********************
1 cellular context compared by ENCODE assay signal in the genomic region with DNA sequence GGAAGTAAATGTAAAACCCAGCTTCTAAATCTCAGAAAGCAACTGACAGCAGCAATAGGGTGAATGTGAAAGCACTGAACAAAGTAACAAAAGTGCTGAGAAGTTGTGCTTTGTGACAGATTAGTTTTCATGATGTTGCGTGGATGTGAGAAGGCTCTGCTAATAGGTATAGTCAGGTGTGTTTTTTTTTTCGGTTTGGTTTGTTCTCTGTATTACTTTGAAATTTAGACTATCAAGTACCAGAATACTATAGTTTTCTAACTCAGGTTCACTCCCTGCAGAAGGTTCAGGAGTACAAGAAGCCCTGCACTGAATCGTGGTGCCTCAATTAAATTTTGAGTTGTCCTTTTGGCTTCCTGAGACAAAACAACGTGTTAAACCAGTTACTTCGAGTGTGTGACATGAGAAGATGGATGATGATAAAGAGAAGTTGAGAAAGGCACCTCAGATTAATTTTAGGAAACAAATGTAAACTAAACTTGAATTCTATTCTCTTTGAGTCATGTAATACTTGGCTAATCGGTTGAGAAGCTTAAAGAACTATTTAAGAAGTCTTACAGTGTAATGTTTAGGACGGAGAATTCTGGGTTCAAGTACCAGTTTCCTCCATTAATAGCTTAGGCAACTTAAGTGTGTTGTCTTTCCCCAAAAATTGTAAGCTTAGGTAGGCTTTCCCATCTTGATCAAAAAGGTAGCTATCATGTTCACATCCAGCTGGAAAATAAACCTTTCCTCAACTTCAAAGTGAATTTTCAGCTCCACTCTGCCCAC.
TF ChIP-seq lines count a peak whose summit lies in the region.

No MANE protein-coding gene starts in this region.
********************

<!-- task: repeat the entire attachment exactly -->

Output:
1 cellular context compared by ENCODE assay signal in the genomic region with DNA sequence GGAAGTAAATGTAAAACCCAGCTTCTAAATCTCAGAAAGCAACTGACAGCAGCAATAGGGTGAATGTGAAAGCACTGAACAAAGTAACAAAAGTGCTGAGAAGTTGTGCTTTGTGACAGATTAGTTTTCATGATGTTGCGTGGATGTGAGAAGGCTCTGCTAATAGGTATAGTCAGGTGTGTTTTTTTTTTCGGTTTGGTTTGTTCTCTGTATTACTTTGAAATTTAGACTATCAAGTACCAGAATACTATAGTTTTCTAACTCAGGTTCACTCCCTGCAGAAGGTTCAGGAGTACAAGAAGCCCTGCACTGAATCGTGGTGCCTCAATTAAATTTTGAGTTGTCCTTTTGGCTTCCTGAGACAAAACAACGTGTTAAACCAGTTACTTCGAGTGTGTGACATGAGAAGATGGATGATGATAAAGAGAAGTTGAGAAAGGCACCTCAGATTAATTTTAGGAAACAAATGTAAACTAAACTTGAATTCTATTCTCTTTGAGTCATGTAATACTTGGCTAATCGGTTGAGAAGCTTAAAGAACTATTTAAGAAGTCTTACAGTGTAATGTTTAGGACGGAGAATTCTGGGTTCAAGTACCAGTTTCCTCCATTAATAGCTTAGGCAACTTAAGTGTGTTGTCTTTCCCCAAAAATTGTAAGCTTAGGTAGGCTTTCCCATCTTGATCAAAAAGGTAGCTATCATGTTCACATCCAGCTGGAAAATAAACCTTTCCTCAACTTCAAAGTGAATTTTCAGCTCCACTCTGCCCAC.
TF ChIP-seq lines count a peak whose summit lies in the region.

No MANE protein-coding gene starts in this region.